Our graduates have been highly successful in obtaining teaching positions at academic institutions. We have found that seminaries, university divinity schools, and Christian colleges particularly value the integrative focus and work of our graduates, bridging the academy and the church, and bringing together different disciplines.
How is the Th.D. different from the Doctor of Ministry degree offered at other schools?
The Th.D. is an academic doctorate, equivalent to a Ph.D. in its rigor and research requirements, and designed to prepare students for a vocation of academic teaching and writing. The D.Min. is a professional doctorate, usually with research focused on a practice of the church, designed for clergy and lay Christian workers who desire to enhance their ministry in their ecclesial setting. Learn more about Duke Divinity’s D.Min. program.
How selective is the Th.D. program?
For the 2012 entering class of Th.D. students, the acceptance rate was 6.4%.
What is the minimum GRE score?
Recent median GRE scores are 167 for the verbal section, 155 for the quantitative section, and 5.5 for the writing portion. On the previous GRE scale, the median GRE scores are 710 for the verbal and quantitative sections and 5.5 for the writing portion.
What should I highlight in the personal statement for my application?
In addition to a brief summary of your preparation for doctoral studies, be sure to convey a clear sense of your focal research interest. It is also important to identify the persons on our faculty whom you perceive as contributing most directly to your course of study. We watch as well for expressions of interdisciplinary interests and commitment to scholarship that attends to and is in service of Christian communities.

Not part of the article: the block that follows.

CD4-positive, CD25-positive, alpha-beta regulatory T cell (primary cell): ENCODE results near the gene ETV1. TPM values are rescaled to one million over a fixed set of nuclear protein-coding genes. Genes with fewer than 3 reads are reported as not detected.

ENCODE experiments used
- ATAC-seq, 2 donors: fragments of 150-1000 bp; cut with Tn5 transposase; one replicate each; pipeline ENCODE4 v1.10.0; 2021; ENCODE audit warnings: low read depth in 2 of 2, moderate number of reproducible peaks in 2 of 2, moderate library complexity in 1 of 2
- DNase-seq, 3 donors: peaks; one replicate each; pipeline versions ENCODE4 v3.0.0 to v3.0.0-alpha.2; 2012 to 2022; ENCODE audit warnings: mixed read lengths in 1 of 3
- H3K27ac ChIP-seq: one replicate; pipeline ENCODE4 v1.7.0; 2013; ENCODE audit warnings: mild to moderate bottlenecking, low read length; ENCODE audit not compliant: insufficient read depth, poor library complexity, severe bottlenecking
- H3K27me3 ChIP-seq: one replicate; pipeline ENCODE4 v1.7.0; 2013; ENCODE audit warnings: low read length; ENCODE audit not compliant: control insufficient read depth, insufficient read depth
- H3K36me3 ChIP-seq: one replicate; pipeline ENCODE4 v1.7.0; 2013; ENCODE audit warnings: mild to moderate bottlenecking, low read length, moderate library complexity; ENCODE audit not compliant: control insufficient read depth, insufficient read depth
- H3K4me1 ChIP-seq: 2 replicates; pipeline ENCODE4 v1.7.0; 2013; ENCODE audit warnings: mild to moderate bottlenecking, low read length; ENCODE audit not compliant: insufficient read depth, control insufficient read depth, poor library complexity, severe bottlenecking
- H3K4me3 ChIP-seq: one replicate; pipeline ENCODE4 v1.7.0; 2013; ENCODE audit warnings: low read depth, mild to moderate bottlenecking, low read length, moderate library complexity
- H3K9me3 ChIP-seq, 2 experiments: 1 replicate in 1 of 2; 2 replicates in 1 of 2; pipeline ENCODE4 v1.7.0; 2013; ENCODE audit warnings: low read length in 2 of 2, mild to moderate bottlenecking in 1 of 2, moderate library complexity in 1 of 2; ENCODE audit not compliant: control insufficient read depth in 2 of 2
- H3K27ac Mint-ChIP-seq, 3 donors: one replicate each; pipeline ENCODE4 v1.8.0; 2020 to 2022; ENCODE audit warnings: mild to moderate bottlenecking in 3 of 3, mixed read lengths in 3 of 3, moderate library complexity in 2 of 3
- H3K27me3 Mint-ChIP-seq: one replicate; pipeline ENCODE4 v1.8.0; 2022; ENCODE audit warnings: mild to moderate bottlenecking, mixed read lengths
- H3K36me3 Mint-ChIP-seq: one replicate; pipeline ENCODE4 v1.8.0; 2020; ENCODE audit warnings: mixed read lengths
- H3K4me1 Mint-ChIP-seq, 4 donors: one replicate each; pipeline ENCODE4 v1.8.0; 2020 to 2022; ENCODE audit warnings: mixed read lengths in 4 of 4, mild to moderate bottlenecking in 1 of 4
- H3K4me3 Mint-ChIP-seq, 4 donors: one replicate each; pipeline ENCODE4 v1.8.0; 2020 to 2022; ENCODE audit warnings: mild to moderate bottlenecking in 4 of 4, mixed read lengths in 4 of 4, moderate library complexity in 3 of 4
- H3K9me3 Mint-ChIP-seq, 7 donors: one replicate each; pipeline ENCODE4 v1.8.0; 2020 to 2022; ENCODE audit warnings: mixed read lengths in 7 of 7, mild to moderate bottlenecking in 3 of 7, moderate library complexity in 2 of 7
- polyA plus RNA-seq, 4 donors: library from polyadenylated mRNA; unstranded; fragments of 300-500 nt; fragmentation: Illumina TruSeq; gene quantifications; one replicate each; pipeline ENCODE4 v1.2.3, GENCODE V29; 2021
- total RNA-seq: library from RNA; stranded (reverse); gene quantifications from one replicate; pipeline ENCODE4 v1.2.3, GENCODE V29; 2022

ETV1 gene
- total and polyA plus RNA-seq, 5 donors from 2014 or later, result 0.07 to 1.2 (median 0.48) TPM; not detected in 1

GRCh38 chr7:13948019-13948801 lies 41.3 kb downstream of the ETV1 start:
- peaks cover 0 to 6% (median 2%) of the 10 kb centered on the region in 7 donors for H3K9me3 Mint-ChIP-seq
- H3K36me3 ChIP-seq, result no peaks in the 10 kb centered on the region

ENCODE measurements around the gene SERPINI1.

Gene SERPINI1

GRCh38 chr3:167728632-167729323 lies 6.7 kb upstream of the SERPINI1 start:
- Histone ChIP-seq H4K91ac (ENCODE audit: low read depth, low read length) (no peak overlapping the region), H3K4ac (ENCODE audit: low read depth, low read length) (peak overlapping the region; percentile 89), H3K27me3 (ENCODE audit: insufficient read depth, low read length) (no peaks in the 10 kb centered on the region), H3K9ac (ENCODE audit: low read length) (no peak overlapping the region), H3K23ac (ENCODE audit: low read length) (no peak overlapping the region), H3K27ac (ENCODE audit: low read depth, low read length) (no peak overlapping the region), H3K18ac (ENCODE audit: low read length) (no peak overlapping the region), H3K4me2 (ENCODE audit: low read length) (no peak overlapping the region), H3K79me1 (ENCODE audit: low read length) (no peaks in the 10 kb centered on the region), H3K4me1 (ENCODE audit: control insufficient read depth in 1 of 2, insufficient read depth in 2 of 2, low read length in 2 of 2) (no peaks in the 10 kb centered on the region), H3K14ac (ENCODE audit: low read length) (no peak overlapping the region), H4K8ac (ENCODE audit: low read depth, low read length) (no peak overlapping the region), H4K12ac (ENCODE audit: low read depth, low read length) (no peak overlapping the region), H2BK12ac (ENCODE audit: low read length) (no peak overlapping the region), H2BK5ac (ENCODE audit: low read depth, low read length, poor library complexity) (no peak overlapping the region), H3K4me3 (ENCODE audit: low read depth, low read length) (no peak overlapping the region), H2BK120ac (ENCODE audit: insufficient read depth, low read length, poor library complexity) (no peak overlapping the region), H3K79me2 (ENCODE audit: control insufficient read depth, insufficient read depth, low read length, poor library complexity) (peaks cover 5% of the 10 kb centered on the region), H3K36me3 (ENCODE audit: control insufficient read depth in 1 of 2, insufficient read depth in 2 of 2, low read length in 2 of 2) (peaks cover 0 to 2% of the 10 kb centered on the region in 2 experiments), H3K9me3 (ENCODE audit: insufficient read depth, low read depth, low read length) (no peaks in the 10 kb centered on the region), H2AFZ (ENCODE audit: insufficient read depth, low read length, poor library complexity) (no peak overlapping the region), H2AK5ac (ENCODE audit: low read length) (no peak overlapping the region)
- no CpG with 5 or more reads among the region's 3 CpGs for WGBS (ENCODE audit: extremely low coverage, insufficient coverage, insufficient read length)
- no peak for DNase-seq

Where can I gain a sense of ways to describe my focal research interest and how it might align with your faculty?
A sense of possible primary and secondary concentrations can be gained by consulting the profiles of current students. It is also helpful to read publications of our faculty and consult their description of their current research interests on their faculty page on the Duke Divinity School website. Finally, you could consider possible connections with the various Programs & Initiatives at Duke Divinity School, as described on our website.
Is there a separate financial aid application?